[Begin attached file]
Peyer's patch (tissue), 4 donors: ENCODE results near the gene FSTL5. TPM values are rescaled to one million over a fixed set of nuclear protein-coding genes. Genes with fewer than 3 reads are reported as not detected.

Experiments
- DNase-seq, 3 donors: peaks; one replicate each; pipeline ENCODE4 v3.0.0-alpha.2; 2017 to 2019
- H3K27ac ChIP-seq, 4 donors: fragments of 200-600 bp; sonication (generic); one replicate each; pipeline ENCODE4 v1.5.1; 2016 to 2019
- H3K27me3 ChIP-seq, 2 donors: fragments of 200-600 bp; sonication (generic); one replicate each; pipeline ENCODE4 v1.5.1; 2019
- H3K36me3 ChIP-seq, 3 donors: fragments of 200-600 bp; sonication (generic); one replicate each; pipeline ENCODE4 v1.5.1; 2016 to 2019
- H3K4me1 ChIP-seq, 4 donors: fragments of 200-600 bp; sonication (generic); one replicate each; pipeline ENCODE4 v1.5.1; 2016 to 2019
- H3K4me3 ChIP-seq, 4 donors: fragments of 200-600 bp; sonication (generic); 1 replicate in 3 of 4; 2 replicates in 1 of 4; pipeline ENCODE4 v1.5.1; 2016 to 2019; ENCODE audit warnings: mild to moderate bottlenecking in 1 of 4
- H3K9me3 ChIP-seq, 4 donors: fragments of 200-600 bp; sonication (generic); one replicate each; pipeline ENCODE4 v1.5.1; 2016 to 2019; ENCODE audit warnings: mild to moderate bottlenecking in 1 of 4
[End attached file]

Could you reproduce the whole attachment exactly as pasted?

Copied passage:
Peyer's patch (tissue), 4 donors: ENCODE results near the gene FSTL5. TPM values are rescaled to one million over a fixed set of nuclear protein-coding genes. Genes with fewer than 3 reads are reported as not detected.

Experiments
- DNase-seq, 3 donors: peaks; one replicate each; pipeline ENCODE4 v3.0.0-alpha.2; 2017 to 2019
- H3K27ac ChIP-seq, 4 donors: fragments of 200-600 bp; sonication (generic); one replicate each; pipeline ENCODE4 v1.5.1; 2016 to 2019
- H3K27me3 ChIP-seq, 2 donors: fragments of 200-600 bp; sonication (generic); one replicate each; pipeline ENCODE4 v1.5.1; 2019
- H3K36me3 ChIP-seq, 3 donors: fragments of 200-600 bp; sonication (generic); one replicate each; pipeline ENCODE4 v1.5.1; 2016 to 2019
- H3K4me1 ChIP-seq, 4 donors: fragments of 200-600 bp; sonication (generic); one replicate each; pipeline ENCODE4 v1.5.1; 2016 to 2019
- H3K4me3 ChIP-seq, 4 donors: fragments of 200-600 bp; sonication (generic); 1 replicate in 3 of 4; 2 replicates in 1 of 4; pipeline ENCODE4 v1.5.1; 2016 to 2019; ENCODE audit warnings: mild to moderate bottlenecking in 1 of 4
- H3K9me3 ChIP-seq, 4 donors: fragments of 200-600 bp; sonication (generic); one replicate each; pipeline ENCODE4 v1.5.1; 2016 to 2019; ENCODE audit warnings: mild to moderate bottlenecking in 1 of 4